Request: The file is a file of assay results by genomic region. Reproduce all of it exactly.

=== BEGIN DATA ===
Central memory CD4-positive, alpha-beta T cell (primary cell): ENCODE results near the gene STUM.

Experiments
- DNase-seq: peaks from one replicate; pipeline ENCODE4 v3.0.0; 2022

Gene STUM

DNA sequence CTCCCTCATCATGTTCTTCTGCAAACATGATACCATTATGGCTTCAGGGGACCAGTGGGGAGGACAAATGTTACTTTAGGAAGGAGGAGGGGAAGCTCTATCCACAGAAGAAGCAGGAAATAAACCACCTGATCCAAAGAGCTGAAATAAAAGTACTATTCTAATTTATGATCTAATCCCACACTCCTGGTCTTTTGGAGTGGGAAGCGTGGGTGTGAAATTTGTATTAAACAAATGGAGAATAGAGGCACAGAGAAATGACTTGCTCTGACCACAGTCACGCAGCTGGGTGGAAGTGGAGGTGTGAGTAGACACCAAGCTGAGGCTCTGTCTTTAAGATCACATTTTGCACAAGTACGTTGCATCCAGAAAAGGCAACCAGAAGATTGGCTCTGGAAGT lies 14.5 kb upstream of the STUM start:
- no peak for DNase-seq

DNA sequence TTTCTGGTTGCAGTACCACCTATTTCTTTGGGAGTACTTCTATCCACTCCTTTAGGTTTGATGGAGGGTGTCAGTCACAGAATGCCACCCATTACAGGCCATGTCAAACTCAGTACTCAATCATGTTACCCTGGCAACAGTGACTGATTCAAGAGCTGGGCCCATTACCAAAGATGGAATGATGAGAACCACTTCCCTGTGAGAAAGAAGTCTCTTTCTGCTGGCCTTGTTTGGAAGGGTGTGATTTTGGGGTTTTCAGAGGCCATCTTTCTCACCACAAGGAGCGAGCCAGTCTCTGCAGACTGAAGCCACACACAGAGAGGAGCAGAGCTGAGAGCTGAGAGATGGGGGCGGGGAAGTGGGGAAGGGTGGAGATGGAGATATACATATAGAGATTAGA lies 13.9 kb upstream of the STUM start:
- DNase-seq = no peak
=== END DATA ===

Central memory CD4-positive, alpha-beta T cell (primary cell): ENCODE results near the gene STUM.

Experiments
- DNase-seq: peaks from one replicate; pipeline ENCODE4 v3.0.0; 2022

Gene STUM

DNA sequence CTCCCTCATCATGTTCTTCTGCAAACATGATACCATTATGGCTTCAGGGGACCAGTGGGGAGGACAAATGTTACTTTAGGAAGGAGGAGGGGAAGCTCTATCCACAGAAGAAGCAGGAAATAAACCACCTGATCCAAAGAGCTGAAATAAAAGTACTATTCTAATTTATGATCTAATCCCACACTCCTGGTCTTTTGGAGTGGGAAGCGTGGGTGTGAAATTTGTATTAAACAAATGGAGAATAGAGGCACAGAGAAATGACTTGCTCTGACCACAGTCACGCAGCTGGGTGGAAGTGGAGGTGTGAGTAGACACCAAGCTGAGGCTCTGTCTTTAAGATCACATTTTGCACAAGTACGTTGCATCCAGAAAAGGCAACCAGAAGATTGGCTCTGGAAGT lies 14.5 kb upstream of the STUM start:
- no peak for DNase-seq

DNA sequence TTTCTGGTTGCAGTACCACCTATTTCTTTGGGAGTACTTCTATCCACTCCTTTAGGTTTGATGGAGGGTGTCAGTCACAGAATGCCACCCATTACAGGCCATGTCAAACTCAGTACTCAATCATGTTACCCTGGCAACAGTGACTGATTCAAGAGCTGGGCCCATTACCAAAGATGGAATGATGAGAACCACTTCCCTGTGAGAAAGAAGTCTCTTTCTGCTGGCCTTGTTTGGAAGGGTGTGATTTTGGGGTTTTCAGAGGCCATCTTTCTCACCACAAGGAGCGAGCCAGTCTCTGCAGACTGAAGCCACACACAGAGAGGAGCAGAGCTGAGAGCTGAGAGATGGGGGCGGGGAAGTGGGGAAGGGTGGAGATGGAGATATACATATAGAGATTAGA lies 13.9 kb upstream of the STUM start:
- DNase-seq = no peak